No frills over 40? Why you should ignore age-based fashion rules

No frills over 40? Why you should ignore age-based fashion rules

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My mother made many of our clothes when we were small and, in her book, frills and little girls were a match made in heaven. Also, she believed women went into sartorial retirement the moment they had their first baby. Having had five kids before she was 30, she wisely relented on the latter point. Unfortunately, however, either her dressmaking skills, or the speed at which she felt compelled to work, meant her frills never appeared quite where they were designed to, and the item of clothing itself generally fitted only where it touched. So probably my only rule in life is: no frills.

That said, other people look lovely in frills, so it seems silly to smack a blanket ban on them for anyone over the age of 40, as Alexandra Shulman, the former long-time British Vogue editor, says. She would also ban bows and, while I am more instinctively sympathetic to that, if women, or men, want to channel their inner Margaret Thatcher, I’d say that’s their choice.

Margaret Thatcher was a fan of a bow …



Margaret Thatcher was a fan of a bow … Photograph: PA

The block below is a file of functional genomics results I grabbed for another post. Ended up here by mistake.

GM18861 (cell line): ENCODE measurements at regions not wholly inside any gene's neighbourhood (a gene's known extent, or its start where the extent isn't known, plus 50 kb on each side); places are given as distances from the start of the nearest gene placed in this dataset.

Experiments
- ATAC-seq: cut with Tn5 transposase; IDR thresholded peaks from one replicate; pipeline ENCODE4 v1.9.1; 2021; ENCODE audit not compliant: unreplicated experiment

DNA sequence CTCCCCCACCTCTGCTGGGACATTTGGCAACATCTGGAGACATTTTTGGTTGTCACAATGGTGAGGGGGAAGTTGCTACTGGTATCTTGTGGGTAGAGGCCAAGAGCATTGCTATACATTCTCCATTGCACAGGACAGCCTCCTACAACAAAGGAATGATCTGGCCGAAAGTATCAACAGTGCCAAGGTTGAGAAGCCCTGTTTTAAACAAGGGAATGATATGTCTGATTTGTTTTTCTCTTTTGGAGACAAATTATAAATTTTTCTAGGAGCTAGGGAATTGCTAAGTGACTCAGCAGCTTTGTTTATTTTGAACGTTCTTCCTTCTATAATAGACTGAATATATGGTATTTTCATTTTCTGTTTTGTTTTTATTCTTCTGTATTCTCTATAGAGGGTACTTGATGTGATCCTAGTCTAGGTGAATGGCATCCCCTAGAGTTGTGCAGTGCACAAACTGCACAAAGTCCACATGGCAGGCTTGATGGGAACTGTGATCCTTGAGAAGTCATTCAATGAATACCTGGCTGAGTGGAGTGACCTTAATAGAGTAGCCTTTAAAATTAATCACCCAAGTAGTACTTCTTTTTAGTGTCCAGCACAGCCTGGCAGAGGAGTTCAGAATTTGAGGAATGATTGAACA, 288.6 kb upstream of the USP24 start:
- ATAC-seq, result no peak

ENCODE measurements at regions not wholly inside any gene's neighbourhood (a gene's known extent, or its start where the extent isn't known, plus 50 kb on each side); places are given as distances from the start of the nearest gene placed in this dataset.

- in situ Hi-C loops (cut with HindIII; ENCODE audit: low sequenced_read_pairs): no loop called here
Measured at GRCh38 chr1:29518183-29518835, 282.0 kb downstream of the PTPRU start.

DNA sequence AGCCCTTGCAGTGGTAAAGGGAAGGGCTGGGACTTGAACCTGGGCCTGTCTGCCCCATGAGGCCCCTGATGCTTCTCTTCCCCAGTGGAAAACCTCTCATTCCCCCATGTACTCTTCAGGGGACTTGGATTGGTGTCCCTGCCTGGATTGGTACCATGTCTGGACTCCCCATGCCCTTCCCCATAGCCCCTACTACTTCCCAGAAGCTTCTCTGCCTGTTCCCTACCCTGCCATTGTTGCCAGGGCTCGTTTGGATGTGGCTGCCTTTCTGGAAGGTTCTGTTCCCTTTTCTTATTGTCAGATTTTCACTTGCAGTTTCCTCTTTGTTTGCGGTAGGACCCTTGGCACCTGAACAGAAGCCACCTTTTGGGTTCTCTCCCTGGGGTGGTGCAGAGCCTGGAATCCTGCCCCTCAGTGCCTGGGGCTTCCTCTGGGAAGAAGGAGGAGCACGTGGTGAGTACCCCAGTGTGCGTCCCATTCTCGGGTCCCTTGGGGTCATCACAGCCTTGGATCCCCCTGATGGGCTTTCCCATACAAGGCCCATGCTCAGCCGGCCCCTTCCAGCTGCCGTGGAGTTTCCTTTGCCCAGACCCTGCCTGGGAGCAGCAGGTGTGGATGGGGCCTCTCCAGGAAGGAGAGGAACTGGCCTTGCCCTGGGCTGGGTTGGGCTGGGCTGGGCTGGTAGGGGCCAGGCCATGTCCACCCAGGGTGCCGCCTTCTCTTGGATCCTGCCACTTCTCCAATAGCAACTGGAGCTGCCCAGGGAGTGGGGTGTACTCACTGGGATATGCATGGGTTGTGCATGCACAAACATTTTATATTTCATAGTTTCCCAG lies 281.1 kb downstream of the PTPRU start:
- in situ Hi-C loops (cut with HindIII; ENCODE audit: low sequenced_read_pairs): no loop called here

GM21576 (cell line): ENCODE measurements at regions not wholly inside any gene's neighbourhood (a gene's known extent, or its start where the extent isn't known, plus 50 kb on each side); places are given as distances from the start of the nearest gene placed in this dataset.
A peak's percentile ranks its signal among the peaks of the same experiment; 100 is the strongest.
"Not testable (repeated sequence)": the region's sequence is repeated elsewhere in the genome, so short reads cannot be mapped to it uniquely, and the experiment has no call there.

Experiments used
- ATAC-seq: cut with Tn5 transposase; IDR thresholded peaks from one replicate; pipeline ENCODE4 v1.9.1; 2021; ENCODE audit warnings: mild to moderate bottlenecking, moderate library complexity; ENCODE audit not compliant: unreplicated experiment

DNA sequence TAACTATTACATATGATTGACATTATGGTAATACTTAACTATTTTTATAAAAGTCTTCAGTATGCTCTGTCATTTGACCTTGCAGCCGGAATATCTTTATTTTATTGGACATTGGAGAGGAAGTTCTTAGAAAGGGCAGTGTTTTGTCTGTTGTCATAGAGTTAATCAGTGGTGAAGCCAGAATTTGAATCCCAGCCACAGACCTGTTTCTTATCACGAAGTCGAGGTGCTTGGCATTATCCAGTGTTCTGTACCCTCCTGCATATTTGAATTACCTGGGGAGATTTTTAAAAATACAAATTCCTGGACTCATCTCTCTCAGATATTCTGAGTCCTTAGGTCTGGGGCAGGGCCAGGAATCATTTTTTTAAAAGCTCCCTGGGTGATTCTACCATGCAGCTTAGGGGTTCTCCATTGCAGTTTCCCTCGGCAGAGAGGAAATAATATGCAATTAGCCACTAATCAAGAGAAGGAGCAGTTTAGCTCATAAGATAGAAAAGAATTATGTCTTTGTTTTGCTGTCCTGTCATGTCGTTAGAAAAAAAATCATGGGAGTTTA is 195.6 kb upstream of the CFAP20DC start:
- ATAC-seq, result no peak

Shulman says: “Frills are only remotely possible if you are young enough to think that Princess Diana’s wedding dress can be referenced ironically” – a dress that I vaguely remember as a big puffy creation, the kind of thing that might be worn by a bridal Barbie.

The key to ironic dressing is having the confidence that the reference will be picked up by people you pass in the street – or not caring if it isn’t. Yet Shulman might be on to something with her age-based style rules. Not on their own, as if, on your 40th birthday, half your wardrobe has to be recycled, and on your 60th you might as well just give up and buy a few beige tents.

Shulman, frill-free.



Shulman, frill-free. Photograph: David Levene for the Guardian

It goes without saying that, however old you are, you can wear what you like. But for most people I know, that tends to be a muddle of how you feel and whether you want to keep warm or look cool. A willingness to embraces irony, of course, often increases with age.



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